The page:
Climate change has wreaked havoc on ski resorts this winter – here’s what we’ve learned

As ski holidays become less predictable, some new patterns are emerging: Austria Tourism

A great start, rain in January, the warmest February on record and then storm cycles that brought the brown mountains back to life: the 2023/2024 ski season will go down in history as strange for forecasters. As winter nears its end, the mercury has plummeted again, leaving skiers wondering: Is this the new normal?

More worryingly, this has led many to believe that the future of ski holidays is doomed, as research shows fear is rising among skiers in Britain. The first survey, conducted by ski holiday provider Erna Low, shows that 91 percent of skiers say irreversible climate change is impacting their ski holidays, while 33 percent say the seasons are getting shorter. Another survey from insurance company InsureandGo was even more startling, with 66 percent of skiers surveyed predicting there would be no snow by December 2030, and 61 percent ruling out ski holidays in April.

But it’s the snow Real Are you becoming too unpredictable to book a winter trip? Experts advise that there is no reason to panic yet. Instead, it’s a matter of understanding the science and changing habits.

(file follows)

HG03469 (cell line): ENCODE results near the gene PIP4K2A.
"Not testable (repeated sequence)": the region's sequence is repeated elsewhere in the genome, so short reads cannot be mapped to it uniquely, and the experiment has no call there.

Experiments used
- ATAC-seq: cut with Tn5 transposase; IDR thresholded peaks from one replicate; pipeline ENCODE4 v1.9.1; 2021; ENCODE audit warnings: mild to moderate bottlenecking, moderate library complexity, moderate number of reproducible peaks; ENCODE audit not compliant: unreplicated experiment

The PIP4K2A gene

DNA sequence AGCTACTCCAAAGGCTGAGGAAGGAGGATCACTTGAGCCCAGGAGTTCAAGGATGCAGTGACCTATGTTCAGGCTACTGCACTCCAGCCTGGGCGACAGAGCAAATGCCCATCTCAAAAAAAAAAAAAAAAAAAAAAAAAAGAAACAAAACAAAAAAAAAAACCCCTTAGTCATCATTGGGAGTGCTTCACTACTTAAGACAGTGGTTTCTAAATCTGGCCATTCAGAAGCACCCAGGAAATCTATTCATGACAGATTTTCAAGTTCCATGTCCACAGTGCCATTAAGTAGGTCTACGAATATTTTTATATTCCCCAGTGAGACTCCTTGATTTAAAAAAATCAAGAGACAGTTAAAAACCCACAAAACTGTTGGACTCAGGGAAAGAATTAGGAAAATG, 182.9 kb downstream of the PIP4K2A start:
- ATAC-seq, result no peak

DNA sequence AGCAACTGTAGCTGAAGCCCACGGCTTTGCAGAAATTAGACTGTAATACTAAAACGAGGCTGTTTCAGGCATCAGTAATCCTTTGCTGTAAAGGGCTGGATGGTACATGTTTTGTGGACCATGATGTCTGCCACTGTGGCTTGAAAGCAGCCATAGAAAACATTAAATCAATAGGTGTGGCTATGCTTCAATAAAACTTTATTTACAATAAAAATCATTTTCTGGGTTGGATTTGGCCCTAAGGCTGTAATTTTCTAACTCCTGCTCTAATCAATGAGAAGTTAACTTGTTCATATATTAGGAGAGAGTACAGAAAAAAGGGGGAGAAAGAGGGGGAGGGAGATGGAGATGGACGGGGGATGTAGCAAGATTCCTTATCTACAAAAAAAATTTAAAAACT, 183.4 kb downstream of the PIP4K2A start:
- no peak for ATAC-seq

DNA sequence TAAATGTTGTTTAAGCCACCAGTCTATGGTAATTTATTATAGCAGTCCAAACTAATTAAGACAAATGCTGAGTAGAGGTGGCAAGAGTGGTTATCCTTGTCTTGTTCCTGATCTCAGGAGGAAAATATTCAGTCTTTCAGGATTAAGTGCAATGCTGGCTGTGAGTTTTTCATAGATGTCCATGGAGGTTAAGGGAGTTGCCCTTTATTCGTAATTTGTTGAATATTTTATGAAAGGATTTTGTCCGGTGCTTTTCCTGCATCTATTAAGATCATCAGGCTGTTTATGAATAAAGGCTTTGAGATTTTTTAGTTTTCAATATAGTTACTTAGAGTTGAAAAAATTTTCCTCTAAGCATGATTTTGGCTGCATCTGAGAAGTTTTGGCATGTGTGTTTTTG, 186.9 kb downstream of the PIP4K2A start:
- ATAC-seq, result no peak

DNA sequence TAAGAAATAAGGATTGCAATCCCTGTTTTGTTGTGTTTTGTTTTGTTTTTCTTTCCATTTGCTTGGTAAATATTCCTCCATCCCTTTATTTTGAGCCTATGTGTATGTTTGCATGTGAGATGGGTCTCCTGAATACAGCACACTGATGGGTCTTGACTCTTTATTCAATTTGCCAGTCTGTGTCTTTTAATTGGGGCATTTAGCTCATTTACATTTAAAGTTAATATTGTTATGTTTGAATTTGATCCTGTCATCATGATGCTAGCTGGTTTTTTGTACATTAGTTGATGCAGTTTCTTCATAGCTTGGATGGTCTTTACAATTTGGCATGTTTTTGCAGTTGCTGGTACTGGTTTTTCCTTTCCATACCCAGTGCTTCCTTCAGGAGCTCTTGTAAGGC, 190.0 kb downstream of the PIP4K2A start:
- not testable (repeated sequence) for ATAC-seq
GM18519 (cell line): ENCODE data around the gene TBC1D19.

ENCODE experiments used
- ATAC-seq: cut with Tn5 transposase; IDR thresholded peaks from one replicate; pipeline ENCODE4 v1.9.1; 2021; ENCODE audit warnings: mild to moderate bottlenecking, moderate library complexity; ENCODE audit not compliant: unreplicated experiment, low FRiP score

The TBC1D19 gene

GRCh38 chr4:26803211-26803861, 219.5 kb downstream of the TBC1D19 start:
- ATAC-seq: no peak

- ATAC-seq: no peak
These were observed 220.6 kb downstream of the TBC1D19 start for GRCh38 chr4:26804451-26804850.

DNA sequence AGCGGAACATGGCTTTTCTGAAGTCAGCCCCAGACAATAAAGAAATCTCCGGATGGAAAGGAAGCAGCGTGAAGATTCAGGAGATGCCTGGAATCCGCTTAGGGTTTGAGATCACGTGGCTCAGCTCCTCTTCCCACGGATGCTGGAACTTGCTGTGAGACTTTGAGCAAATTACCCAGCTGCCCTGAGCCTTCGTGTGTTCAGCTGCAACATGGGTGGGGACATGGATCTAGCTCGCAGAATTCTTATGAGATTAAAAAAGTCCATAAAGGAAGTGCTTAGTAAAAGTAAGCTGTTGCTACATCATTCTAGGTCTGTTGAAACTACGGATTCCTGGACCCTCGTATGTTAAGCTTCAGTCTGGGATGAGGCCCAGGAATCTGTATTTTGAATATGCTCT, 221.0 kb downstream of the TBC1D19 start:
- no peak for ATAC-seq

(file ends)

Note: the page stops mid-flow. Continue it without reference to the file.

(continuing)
Shorter seasons

While the weather in December begins to show a pattern of falling victim to warm temperatures and rain, late season weather reports also show a pattern of glorious conditions; science shows that the ski season is getting shorter.

A joint study by university researchers from Canada, Great Britain and Austria, published in the journal in early 2024 Current problems in tourismResearch shows that warming in mountain areas has accelerated faster than the rest of the world, and average ski seasons in North America have shortened between 5.5 and 7.1 days over the 20-year periods from 1960-1979 to 2000 -2019.

Scientists predict that as global warming continues, ski seasons will continue to decline and will be between 14 days shorter (at best) or as short as 62 days by 2050 if global emissions continue to rise. Elsewhere, researchers from the University of Bayreuth in Germany recently reported that one in eight ski resorts would lose all their snow by the end of the century.

Resilient resorts

Jeremy Rollason, head of ski at real estate company Savills, responds that this news may not be as startling as it first appears. “[While the] The contrast this winter between Val d’Isère and some of the lower altitude resorts I’ve visited, such as Megève, couldn’t be more striking. The reality is that we will see snow in the Alps for the rest of our lives, it is true,” he said.

Aspen is one of the most resilient resorts to snowfallAspen is one of the most resilient resorts to snowfall

Aspen is one of the most resilient resorts to snowfall: Aspen tourism

Savills publishes an annual ski resort resilience index to track which resorts are the best to invest in, by measuring the quality and reliability of conditions at resorts. “The most valuable ski areas, in terms of real estate, also happen to be the highest in terms of elevation,” Rollason says. Perhaps unsurprisingly, Aspen, Vail, Zermatt, Val d’Isère and Cervinia take the top five – with peak skiing altitudes of 3,417 metres, 3,139 metres, 3,899 metres, 3,455 meters and 3,500 meters respectively.